Kazakhstan set to return to strict general lockdown

A warning about lockdown measures in Almaty. Photo by Bagdat Asylbek, Fergana

Kazakhstan looks set to reintroduce a strict lockdown due to the increasing spread of the coronavirus in the country. President Qasym-Zhomart Toqaev yesterday ordered a new government commission to draw up the relevant plans for such a move, the website of the Akorda reports (in Russian).

“With the aim of taking emergency measures to stabilise the current epidemiological situation, I am tasking the State Commission within a two-day period to draw up and report back to me with proposals on introducing a strict lockdown similar to that which was in place between March and May of this year,” Toqaev stated at a meeting on the fight against the coronavirus.

He said that the interdepartmental commission on the virus has failed to take charge of the situation and that all decisions on the fight against the pandemic will therefore now be devised by a state commission under the leadership of the country’s prime minister.

As reported yesterday and last week, rising COVID-19 cases in Kazakhstan have led to concerns that the country’s healthcare system may be on the brink of collapse. Last night, state television declared that the “the situation with the coronavirus in Kazakhstan has gotten out of control – there are not enough coronavirus tests to meet demand, pharmacies are seeing shortages of medication, there are queues at polyclinics and hospitals are overfull”. Referring to Kazakhstan’s inclusion on a recent WHO list of countries seeing a “very significant resurgence” of COVID-19, Toqaev himself said that international observers had characterised the situation in the country as “critical, and on the verge of becoming unmanageable” and stated that such an appraisal harms Kazakhstan’s international reputation.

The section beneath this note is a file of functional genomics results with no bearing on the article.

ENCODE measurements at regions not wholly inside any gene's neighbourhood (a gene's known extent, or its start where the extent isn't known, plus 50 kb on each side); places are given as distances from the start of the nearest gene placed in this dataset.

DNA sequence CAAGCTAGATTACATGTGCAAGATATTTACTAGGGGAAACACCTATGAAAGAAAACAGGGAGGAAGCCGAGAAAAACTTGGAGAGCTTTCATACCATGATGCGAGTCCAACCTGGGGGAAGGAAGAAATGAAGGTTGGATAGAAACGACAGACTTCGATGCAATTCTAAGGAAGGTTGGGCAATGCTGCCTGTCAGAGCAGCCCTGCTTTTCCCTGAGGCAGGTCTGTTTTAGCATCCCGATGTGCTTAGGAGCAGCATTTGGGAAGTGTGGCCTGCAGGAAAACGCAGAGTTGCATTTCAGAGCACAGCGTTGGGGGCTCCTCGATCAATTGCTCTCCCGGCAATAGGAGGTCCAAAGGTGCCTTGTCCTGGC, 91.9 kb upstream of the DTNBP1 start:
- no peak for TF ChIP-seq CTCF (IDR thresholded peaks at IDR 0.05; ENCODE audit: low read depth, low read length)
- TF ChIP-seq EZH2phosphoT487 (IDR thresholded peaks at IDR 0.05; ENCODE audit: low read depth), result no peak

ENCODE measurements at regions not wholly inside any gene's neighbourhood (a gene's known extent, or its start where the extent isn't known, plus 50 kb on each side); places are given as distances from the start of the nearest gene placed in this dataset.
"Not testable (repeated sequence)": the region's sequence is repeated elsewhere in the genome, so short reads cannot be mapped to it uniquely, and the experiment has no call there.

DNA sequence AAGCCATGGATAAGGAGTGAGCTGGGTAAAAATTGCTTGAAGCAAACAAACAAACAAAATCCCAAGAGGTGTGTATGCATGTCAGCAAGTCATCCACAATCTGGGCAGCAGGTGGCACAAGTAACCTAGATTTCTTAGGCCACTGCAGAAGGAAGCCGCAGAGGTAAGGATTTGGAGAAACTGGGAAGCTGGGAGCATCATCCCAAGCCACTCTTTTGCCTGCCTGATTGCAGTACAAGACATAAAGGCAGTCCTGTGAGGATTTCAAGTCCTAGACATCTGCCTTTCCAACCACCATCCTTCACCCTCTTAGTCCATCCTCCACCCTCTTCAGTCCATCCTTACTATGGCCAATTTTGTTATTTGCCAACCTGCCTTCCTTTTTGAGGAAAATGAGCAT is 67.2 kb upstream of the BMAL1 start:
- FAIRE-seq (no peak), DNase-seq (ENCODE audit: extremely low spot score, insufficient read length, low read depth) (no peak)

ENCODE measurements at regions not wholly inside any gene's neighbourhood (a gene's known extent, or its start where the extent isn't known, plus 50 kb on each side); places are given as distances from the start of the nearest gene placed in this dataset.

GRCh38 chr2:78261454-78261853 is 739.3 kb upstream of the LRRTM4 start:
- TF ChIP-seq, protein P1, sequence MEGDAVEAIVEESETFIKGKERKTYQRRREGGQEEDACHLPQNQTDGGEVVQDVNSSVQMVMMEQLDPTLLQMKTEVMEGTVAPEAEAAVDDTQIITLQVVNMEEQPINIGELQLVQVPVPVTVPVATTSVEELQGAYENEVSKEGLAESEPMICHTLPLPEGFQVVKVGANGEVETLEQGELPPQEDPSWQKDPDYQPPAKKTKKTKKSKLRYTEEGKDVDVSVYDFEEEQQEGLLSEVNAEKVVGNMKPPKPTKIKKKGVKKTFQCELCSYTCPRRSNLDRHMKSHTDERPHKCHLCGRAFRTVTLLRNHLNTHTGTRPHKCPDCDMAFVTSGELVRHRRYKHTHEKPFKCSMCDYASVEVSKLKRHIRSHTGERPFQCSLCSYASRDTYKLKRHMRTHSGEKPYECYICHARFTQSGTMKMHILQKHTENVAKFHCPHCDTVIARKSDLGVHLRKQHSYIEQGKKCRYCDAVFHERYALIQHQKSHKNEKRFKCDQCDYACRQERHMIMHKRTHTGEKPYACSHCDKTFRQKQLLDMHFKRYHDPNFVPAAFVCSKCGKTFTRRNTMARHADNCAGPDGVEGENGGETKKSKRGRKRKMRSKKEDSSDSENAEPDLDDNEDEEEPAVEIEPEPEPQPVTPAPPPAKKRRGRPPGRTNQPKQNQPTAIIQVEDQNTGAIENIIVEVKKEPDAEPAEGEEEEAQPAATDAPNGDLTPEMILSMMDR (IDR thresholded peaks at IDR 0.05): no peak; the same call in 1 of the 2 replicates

In order to resolve these issues, as well as a likely reintroduction of a lockdown, Toqaev has ordered the number of beds in infectious diseases facilities around the country to be increased by 50% by the end of July. He also charged the commission with increasing the number of PCR-testing laboratories and ensuring an uninterrupted supply of reagents. “Members of the public are rightly complaining of huge queues outside of laboratories and the non-observation of sanitary regulations in queues. All this entails a direct risk of infection. For this reason PCR testing must be done strictly through online registration or through a call centre in order to prevent infections and ensure centralised distribution of resources and accountability. It is extremely important that we set up mobile laboratories for work in infection hotspots, particularly in rural locations, and direct resources to the further development of mobile services,” the president said.

Today, new health minister Aleksey Tsoy has put forward recommendations for a four-week lockdown (news to follow).

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